When I moved to Florida in 2006, I began to feel a little overwhelmed with ministry. I’ve learned since then that such feelings are good if they drive us to our knees and keep us aware of our utter dependence upon God.
I also realized that there were fellow pastors within driving distance who God had blessed with incredible ministries. While the size of their congregations was much larger than the church I pastored, I suspected that they had a lot of insight that I could use and in doing so bless the church I pastored. So, over the course of a few years, I set up a lunch meeting with each of the following pastors. I showed up prepared to enjoy the company and food but with a greater desire to learn from their experience. (If I remember correctly, most of them paid for the lunches even though the initial deal was that I would take care of it.)
The first pastor I met with was Ken Whitten. He is the pastor of Idlewild Baptist Church in Lutz, Florida. I had attended his church a couple of times with my family when on a “stay-cation.” It felt so much like Bellevue Baptist Church where I had attended when in seminary in Memphis. I was not surprised when I heard that Pastor Ken had been on staff at Bellevue many years ago.
As we talked over lunch, we reminisced about our days at Bellevue (even though our times at Bellevue did not coincide) and our deep respect for Dr. Adrian Rogers. We talked about vision and leadership and some other pastoral/leadership competencies. But, what I really took away from my time with him was that a pastor needs to love his people, he needs to love the Lord, he needs to be passionate about the Gospel, and he needs to be excited about the future.
Another pastor that I took out to lunch was Willy Rice. He is the pastor of Calvary Baptist Church in Clearwater, Florida. The large church campus, the activity of a Christian school and a future sports complex testified to the fact that Pastor Willy was a leader. He didn’t just preach – he led.
As we talked, I shared with him some of the struggles I was facing in ministry. I could tell that his mind was wired for visionary leadership. What I took away was that Pastor Willy was a man with a heart afire for reaching people for Jesus. And he knew that there wasn’t much time left. He believed that people where capable of doing much more than they thought they were, especially when they cooperated together under caring, competent leadership. He was more than honored to be the man to step up and point the direction that God was leading.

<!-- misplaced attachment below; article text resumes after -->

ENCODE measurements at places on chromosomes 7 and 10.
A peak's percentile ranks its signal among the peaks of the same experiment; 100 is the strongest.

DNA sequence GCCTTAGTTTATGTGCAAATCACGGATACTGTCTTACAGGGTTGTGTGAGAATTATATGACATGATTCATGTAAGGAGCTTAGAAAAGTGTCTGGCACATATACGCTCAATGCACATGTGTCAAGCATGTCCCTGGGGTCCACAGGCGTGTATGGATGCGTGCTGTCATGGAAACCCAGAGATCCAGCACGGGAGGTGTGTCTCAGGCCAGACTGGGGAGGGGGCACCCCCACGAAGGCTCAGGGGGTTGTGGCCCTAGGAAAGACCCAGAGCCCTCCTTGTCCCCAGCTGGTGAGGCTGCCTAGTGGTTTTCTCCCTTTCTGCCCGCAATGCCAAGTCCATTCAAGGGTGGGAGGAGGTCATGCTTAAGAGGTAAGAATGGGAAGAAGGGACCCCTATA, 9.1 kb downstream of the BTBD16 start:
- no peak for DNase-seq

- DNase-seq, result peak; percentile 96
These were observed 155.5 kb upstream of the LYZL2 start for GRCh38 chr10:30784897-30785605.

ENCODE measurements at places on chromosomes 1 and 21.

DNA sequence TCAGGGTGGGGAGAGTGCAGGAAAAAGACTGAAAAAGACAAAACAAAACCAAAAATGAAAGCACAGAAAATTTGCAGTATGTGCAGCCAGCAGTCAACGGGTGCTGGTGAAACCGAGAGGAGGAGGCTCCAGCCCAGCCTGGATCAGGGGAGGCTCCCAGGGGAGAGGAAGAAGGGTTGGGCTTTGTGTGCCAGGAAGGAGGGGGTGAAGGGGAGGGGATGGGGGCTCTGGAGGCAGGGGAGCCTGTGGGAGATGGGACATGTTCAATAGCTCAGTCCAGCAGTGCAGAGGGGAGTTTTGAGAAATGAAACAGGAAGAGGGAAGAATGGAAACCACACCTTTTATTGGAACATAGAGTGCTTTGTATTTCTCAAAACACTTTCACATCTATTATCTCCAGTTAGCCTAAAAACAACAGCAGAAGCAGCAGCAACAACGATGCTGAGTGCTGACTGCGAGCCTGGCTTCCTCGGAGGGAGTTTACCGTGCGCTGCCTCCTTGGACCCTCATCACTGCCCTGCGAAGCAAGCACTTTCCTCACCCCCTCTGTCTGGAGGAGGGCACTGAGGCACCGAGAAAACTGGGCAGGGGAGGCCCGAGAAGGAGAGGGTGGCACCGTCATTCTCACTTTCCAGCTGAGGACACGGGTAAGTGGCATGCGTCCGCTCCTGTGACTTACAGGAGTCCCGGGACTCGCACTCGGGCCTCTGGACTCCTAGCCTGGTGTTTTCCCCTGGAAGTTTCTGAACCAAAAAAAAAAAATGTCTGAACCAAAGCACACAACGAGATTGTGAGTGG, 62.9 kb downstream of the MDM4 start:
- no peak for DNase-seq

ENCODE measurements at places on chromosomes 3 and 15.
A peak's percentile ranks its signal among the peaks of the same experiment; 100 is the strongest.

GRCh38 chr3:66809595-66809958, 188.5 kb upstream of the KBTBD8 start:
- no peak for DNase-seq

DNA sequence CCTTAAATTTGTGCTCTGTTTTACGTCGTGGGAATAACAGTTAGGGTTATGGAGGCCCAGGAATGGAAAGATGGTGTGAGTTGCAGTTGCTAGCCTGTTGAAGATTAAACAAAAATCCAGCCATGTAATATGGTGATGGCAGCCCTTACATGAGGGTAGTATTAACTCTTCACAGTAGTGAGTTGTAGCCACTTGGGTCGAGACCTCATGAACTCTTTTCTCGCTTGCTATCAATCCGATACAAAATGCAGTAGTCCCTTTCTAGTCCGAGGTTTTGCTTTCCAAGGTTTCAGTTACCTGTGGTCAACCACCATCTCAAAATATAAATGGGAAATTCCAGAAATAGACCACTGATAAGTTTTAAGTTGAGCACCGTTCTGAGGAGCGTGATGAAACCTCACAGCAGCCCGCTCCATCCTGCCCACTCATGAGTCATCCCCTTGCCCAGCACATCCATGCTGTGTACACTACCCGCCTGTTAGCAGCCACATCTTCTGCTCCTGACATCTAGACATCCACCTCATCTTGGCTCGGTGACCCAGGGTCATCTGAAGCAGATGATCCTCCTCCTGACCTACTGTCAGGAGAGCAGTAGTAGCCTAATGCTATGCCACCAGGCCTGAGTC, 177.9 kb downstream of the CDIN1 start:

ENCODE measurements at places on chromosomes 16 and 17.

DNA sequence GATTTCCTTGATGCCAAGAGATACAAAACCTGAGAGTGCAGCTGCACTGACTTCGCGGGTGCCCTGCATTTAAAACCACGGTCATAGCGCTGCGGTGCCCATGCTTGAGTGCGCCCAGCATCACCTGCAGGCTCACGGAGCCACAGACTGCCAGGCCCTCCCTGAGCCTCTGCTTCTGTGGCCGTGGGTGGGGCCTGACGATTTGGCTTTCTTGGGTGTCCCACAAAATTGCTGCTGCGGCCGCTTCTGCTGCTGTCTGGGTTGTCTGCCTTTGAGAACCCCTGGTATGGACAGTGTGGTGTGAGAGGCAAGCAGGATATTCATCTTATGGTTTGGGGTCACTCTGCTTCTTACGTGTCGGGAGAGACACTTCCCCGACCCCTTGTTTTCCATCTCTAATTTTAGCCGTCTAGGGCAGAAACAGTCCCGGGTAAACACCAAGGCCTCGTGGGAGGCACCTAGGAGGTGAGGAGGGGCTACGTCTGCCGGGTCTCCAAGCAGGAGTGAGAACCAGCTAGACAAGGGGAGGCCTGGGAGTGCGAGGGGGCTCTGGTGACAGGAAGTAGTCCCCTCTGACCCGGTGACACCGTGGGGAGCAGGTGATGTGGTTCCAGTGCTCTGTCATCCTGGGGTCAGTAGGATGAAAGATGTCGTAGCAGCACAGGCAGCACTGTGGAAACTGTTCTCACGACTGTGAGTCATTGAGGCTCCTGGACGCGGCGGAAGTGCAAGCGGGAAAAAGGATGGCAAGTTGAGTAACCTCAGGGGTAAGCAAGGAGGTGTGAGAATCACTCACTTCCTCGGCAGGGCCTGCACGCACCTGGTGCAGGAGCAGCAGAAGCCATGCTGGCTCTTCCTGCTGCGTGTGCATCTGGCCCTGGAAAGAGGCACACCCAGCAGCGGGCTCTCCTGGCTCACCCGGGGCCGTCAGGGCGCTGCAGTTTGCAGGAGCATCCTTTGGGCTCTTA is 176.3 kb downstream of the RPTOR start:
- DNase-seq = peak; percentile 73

Another pastor that I had the privilege of spending a few hours with was Jim Henry. He is the former Senior Pastor of the First Baptist Church in Orlando, Florida. I was invited with 5 other pastors to sit with Pastor Jim for about 3-4 hours. For those hours, we got to listen to him share some of what he had learned in his years of being a pastor.
While I filed my notes away (and can’t find them!), I had quite a few take-aways from my time with Pastor Jim. He noted that if a congregation doesn’t feel that their pastor loves them, he has greatly undermined what he will be able to do as their leader and preacher. He pointed out that a church never gets too big for a pastor to care for his people and he gave very specific way that he tried to maintain a caring pastoral role for a church that had thousands attend on Sunday mornings. He noted that a good sense of humor is vital and a pastor has got to spend time with God before he can spend time with God’s people.
Finally, the pastor to whom I will be indebted the rest of my life is Jay Dennis. He is the pastor of the First Baptist Church at the Mall in Lakeland, Florida. I was going through a particularly difficult time in my ministry when I called upon him. He gave me an hour and a half out of his incredibly busy schedule to listen and provide counsel. His encouraging, insightful words kept my head above water as circumstances were threatening to sink me. But, he didn’t limit his encouragement to our lunch. He continued to text and e-mail words of encouragement to me long after our meeting. When my family showed up to worship on another “stay-cation,” he gave me a huge hug and continued to speak words of encouragement and affirmation.
From Pastor Jay, I learned that to bring about lasting change, you’ve got to love the people you lead. You’ve got to be intentional about your care for them as you preach and as you meet with them one-on-one. That sounds easy enough but it is extremely difficult. Some pastors have warm personalities in the pulpit but aren’t ‘people persons’ one-on-one. There are others who are very comfortable with people one-on-one but who are not warm in the pulpit. Pastor Jay is able to do both. That’s why his congregation follows his ambitious leadership and continues to love him.
I wouldn’t give anything for my time with these men! While it lacked some the benefits of a long-term mentor relationship, it provided for times to learn from these men and to see how they got to a place where God was using them in unbelievable ways.
If you are a pastor, especially if you are just getting started, contact other pastors that you respect that are ‘farther up the road’ than you are in ministry. Ask to take them out to lunch and show up with a list of questions where the answers will help you in ministry. Ask them … and then sit back, listen, enjoy and bless your church by being a better pastor.